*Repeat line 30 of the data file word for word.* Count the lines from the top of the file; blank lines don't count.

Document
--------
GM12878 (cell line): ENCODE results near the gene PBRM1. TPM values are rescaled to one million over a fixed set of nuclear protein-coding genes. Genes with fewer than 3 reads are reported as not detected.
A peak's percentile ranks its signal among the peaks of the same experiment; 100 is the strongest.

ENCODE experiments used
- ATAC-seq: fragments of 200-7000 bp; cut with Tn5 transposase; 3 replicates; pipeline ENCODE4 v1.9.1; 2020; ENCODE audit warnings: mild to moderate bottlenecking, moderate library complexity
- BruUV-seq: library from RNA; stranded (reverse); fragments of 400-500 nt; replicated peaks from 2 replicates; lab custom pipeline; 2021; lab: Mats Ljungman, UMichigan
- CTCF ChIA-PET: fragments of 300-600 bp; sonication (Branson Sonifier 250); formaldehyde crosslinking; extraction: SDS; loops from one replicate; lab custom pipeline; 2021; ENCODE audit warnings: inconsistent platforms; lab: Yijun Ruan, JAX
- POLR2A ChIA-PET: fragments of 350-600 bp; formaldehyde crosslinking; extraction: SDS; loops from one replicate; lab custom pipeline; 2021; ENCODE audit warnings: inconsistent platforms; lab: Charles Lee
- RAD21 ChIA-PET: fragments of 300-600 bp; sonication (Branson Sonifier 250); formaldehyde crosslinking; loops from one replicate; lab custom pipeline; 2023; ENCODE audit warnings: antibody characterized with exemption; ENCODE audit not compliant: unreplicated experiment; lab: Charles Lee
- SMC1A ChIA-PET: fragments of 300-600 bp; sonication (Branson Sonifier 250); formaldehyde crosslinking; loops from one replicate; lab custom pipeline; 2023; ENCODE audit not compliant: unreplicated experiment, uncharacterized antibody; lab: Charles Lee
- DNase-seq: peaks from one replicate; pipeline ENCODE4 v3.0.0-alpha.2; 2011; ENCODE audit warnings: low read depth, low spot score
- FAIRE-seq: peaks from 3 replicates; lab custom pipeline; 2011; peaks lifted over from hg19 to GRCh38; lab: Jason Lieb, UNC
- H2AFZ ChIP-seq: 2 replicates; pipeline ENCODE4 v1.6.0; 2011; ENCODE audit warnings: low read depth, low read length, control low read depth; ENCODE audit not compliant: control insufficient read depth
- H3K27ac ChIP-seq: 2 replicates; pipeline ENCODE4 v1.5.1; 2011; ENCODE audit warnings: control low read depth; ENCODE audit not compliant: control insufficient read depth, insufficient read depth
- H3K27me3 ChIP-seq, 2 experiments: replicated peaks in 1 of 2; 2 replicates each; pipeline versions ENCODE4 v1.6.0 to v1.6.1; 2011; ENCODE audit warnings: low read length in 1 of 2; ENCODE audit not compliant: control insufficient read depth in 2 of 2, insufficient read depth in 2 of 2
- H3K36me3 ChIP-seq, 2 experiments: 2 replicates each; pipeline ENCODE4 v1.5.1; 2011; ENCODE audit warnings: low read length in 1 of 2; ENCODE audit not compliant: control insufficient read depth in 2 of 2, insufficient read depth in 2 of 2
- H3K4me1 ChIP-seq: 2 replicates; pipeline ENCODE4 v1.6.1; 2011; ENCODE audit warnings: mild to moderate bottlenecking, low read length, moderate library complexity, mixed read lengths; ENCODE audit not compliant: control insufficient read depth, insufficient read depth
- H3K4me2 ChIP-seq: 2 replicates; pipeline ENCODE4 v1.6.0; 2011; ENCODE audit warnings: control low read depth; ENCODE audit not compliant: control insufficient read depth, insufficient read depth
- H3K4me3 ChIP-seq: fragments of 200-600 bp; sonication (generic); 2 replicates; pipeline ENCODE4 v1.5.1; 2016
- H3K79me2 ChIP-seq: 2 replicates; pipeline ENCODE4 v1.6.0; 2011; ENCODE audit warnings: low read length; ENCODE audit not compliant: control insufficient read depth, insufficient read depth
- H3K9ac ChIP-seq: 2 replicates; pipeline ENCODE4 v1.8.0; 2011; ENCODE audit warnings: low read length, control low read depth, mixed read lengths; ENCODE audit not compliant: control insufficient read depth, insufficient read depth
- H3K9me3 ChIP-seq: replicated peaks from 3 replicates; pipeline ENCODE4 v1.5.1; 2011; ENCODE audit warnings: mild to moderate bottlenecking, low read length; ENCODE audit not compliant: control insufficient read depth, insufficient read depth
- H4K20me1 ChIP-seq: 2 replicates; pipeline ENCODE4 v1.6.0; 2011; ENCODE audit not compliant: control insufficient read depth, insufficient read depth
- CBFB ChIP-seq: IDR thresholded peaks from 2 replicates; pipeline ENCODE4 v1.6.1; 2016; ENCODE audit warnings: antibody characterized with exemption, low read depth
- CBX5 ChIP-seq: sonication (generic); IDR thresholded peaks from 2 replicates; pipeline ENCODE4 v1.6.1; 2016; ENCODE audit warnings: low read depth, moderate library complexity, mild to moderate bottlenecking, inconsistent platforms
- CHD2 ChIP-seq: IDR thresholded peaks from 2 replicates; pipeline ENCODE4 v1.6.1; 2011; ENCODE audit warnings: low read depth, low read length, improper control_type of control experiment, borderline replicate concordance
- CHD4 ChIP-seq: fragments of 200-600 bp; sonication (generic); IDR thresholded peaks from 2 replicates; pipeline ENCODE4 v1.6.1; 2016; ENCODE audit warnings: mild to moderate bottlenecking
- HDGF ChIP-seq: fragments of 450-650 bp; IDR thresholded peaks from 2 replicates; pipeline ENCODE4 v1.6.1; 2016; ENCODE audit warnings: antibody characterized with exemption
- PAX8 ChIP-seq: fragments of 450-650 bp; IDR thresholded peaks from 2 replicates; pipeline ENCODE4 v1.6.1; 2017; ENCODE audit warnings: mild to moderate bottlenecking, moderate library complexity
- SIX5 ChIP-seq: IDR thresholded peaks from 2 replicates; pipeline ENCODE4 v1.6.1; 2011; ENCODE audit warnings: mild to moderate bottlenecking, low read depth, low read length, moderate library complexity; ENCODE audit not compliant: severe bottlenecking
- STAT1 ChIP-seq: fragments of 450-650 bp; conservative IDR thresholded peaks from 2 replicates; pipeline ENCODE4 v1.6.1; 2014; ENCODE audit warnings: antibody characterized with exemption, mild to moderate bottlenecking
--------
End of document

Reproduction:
- STAT1 ChIP-seq: fragments of 450-650 bp; conservative IDR thresholded peaks from 2 replicates; pipeline ENCODE4 v1.6.1; 2014; ENCODE audit warnings: antibody characterized with exemption, mild to moderate bottlenecking